Save us from the £100 tank of fuel! As forecourt prices hit record high and Treasury lands millions in extra VAT, campaigners call on Rishi Sunak to slash tax at the pumps
- Diesel price hit record average of 182.59p a litre on Sunday, figures showed
- Filling a typical 55-litre tank now costs £100.42 – up from £72 this time last year
- Most drivers in Britain fill up their vehicle’s tanks twice every four weeks
- This means that average monthly fuel bills have surged £56 in just 12 months
- Meanwhile, Petrol prices have also hit an all-time high of 172.73p
Ministers are facing mounting pressure to cut fuel taxes further after the cost of filling a family car with diesel passed £100 for the first time.
The price hit a record average of 182.59p a litre on Sunday, industry figures revealed yesterday. Filling a typical 55-litre tank now costs £100.42 – up from £72 this time last year.
Most drivers fill up twice every four weeks, meaning average monthly fuel bills have surged £56 in 12 months.
Experts and campaigners accused retailers of ‘mercilessly fleecing’ diesel drivers, with analysis suggesting margins on the fuel have been hiked by nearly 50 per cent.
It means that despite the wholesale price of diesel being cheaper than petrol, the former is more expensive at the pumps.
Petrol prices have also hit an all-time high of 172.73p, meaning the cost of filling up a typical family car with unleaded has soared past £95.
Despite Chancellor Rishi Sunak cutting fuel duty by 5p a litre in March, the Treasury is raking in more tax from drivers than this time last year due to a surge in VAT receipts.
Pictured: Chancellor Rishi Sunak is pictured at the pumps in March after delivering his Spring Statement. Despite Mr Sunak cutting fuel duty by 5p a litre, the Treasury is raking in more tax from drivers than this time last year due to a surge in VAT receipts
Car drivers now pay around £45.84 in tax on every tank of diesel. This time last year it was nearly £2 less. Tax on a tank of petrol has jumped from £43.69 to £44.96.
Fuel duty is charged per litre, so the amount the Government receives does not increase as prices soar.
But VAT is charged at 20 per cent on the total cost of a litre of fuel, meaning the Treasury takes more when pump prices rise. Multiplied across the billions of litres of fuel sold annually, this represents a huge windfall for the Treasury.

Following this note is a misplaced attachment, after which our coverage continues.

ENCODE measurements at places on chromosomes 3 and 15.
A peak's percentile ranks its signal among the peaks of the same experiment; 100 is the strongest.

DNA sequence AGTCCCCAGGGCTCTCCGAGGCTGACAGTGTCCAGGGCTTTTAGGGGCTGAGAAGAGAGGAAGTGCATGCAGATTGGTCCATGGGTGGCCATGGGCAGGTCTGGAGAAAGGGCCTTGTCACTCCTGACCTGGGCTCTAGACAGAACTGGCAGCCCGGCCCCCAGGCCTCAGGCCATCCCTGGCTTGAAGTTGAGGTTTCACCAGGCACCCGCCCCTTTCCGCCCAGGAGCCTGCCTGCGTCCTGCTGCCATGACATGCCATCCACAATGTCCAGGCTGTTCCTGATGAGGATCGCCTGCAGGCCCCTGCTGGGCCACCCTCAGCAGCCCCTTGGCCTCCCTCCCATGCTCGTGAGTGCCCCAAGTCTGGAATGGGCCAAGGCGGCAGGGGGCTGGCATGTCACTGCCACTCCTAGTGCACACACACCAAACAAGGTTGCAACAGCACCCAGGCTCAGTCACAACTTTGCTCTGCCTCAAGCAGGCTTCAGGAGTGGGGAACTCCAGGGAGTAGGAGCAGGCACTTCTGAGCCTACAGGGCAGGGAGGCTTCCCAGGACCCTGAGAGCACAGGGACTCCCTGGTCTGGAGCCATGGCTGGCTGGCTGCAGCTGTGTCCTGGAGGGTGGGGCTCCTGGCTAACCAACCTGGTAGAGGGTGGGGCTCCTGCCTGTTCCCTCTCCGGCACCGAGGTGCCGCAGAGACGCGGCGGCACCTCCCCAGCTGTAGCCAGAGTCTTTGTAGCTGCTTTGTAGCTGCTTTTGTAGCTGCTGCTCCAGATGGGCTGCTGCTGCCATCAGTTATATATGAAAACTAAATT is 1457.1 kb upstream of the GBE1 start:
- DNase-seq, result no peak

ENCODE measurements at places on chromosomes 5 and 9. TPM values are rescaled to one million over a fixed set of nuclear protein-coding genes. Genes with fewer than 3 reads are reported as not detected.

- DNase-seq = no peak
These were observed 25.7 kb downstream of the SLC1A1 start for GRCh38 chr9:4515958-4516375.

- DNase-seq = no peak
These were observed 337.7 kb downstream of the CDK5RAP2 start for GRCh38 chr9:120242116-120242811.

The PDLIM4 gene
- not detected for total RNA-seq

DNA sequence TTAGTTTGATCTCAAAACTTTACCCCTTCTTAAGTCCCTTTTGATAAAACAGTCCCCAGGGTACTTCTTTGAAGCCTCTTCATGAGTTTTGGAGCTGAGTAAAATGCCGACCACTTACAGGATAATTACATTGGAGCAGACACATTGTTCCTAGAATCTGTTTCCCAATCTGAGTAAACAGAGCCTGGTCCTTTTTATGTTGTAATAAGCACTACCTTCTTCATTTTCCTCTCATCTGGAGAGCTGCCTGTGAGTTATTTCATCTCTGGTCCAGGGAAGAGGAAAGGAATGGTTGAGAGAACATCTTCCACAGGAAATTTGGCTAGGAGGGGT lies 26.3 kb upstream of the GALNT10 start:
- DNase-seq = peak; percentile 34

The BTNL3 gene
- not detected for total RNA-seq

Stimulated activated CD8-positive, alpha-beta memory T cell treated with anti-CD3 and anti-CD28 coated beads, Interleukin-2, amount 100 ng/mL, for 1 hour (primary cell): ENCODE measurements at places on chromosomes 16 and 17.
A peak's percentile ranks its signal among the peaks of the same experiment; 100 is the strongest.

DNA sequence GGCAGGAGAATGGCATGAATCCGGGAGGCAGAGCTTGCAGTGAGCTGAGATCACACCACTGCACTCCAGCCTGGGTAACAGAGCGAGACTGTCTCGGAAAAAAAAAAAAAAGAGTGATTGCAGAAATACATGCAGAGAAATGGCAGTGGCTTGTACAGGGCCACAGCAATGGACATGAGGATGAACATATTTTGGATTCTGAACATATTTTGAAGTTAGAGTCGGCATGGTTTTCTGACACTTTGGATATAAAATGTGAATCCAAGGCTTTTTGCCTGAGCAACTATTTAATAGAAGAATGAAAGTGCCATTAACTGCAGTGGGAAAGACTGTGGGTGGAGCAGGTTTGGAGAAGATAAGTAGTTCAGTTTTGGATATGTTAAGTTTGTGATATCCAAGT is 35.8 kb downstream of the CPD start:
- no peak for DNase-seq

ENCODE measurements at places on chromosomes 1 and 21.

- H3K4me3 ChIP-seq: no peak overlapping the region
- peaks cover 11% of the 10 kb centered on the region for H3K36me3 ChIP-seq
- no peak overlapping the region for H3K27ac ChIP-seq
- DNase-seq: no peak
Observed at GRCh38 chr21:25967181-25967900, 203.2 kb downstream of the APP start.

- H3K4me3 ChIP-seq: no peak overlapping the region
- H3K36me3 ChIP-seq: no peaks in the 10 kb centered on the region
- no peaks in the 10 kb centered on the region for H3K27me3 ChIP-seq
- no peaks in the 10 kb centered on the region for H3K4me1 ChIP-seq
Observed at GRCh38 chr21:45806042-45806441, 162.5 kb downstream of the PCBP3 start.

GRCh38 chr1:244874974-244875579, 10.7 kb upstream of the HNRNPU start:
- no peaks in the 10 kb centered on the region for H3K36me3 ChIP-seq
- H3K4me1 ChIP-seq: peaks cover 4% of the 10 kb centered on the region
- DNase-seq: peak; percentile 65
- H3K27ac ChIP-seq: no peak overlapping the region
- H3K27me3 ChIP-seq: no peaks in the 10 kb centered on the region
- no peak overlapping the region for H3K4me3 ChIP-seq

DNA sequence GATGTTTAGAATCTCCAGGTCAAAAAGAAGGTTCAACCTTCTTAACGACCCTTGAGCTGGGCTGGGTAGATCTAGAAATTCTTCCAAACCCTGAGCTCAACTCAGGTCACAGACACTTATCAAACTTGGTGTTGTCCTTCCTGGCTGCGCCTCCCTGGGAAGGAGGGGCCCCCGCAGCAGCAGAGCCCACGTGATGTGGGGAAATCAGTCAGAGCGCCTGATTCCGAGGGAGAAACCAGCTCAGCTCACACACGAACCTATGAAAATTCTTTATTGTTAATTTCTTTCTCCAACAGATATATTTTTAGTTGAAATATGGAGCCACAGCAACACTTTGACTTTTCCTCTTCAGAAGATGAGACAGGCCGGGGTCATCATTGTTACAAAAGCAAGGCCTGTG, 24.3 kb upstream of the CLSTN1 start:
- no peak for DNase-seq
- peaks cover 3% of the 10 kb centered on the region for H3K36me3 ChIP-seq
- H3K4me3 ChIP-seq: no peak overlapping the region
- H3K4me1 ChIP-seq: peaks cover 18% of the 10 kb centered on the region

Motoring groups last night pointed out that diesel is the workhorse fuel for van drivers and haulage companies. Their rocketing bills are likely to be passed on to consumers, further pushing up the price of goods in shops.
There are 12 million diesel car drivers in the UK and more than four million diesel van drivers. There are around 19 million petrol car drivers.
RAC analysis shows that retailer margins on diesel have surged to 11p a litre in recent weeks, compared to the long-term average of 8p.
Petrol prices have also hit an all-time high of 176.47p, meaning the cost of filling up a typical family car with unleaded has soared past £95
Why have fuel prices increased so much?
The main reason is the war in Ukraine and the impact of sanctions on Russia, which is the world’s third-largest oil supplier. Uncertainty created by the sanctions has pushed up wholesale oil prices, which are being passed on at the pumps.
Another key reason is soaring demand as economies across the world reopen following the pandemic. Some retailers have also hiked their margins, particularly on diesel, and not passed savings on from temporary drops in the wholesale price.
Less competition among supermarkets, traditionally the cheapest forecourts, has also been blamed.
Why is the Government taking more in tax when it has cut fuel duty?
Because VAT is charged at 20 per cent on the total cost of a litre of fuel. The higher the cost at the pumps, the more the Treasury takes in VAT. Despite the Government cutting fuel duty by 5p a litre in March, VAT on a litre of diesel has gone up by 8.5p compared to the same time last year. For petrol it has gone up 7p, wiping out the savings made from the cut in fuel duty.
When will the prices start falling?
Not any time soon. At the start of May, a benchmark barrel of Brent crude oil was trading at $107. But that jumped to above $119 on Friday. If this trend continues, pump prices will continue to rise.
Spokesman Simon Williams said: ‘It seems very unfair that the Chancellor should be benefiting by around 30p a litre in VAT from sky-high pump prices when hard-pressed motorists are struggling to make ends meet.
‘As VAT is a “tax on a tax” – applied on top of 53p-a-litre duty – it means drivers are paying 83p to the Treasury on every litre of petrol, so more than £45 of the cost of filling a family car is currently tax. We badly need the Government to take more action to ease the burden on drivers.’
The AA’s fuel expert, Luke Bosdet, said: ‘Manipulating margins on fuel sales because one type of fuel has become less lucrative than another is unacceptable. That is particularly true with diesel, the fuel that powers business and haulage.’
Howard Cox, founder of the FairFuelUK campaign, said: ‘Despite the Spring Statement’s welcome cut in fuel duty, little of that fiscal benefit has been seen when paying at forecourt cash registers. So it seems UK drivers continue to be the highest taxed in the world.
‘A shedload of VAT is filling the Chancellor’s coffers which he should be looking to cut.’
It follows reports at the weekend that Boris Johnson wants to name and shame petrol stations which refuse to cut prices, amid fears Mr Sunak’s fuel duty cut has not been passed on in full by retailers.